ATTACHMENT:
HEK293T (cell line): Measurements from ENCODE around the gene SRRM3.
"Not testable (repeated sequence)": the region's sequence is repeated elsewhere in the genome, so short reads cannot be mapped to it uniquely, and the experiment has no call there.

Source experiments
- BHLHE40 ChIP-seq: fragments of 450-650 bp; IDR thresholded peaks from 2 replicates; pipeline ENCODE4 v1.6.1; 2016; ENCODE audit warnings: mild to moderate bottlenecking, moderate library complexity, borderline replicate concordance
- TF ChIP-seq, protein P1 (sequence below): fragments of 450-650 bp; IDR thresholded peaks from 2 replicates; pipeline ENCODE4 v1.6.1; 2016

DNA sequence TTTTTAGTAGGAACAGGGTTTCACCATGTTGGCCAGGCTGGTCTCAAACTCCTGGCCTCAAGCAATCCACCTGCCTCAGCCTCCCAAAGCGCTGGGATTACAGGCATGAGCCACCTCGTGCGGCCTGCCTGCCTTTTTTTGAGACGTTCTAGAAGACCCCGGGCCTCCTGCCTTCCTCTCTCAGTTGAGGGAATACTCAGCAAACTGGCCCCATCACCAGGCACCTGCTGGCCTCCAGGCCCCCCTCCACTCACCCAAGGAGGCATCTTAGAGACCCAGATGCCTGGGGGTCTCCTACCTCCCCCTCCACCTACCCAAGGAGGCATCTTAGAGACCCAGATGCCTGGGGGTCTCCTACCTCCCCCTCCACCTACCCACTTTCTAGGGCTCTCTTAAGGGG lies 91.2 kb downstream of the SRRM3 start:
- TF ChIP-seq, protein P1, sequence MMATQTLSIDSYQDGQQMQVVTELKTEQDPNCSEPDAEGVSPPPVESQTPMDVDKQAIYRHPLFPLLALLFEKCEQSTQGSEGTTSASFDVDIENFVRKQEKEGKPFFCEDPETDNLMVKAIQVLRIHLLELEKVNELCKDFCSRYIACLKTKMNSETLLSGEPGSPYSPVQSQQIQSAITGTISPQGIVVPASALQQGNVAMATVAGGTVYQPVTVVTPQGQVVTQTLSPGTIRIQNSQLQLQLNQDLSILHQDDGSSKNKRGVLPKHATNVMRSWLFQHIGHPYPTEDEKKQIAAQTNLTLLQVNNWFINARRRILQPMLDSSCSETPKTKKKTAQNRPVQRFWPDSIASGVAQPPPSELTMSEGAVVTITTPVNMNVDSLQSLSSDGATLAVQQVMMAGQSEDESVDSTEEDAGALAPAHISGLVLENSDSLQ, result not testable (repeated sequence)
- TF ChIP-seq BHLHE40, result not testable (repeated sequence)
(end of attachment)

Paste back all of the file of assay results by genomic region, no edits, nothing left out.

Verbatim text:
HEK293T (cell line): Measurements from ENCODE around the gene SRRM3.
"Not testable (repeated sequence)": the region's sequence is repeated elsewhere in the genome, so short reads cannot be mapped to it uniquely, and the experiment has no call there.

Source experiments
- BHLHE40 ChIP-seq: fragments of 450-650 bp; IDR thresholded peaks from 2 replicates; pipeline ENCODE4 v1.6.1; 2016; ENCODE audit warnings: mild to moderate bottlenecking, moderate library complexity, borderline replicate concordance
- TF ChIP-seq, protein P1 (sequence below): fragments of 450-650 bp; IDR thresholded peaks from 2 replicates; pipeline ENCODE4 v1.6.1; 2016

DNA sequence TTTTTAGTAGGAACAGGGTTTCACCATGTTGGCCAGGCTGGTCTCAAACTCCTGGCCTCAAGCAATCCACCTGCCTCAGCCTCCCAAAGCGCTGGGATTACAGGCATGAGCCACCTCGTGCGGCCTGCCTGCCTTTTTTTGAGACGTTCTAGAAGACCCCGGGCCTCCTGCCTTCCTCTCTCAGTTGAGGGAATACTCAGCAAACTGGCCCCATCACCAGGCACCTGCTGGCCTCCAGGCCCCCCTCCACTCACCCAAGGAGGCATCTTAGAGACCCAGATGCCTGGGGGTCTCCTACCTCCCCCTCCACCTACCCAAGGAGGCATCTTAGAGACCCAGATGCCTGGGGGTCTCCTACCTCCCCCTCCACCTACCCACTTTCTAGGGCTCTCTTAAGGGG lies 91.2 kb downstream of the SRRM3 start:
- TF ChIP-seq, protein P1, sequence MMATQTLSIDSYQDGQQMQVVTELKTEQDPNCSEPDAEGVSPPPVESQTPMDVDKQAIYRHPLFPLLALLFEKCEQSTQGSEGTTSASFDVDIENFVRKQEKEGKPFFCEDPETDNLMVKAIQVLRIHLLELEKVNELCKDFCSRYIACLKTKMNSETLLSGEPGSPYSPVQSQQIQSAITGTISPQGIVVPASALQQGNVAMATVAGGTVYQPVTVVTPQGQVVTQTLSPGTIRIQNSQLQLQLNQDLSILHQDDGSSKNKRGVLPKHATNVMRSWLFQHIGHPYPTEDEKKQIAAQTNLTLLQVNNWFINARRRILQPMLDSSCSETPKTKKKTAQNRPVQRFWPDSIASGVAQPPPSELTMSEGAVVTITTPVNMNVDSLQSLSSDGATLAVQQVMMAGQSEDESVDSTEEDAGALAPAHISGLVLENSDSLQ, result not testable (repeated sequence)
- TF ChIP-seq BHLHE40, result not testable (repeated sequence)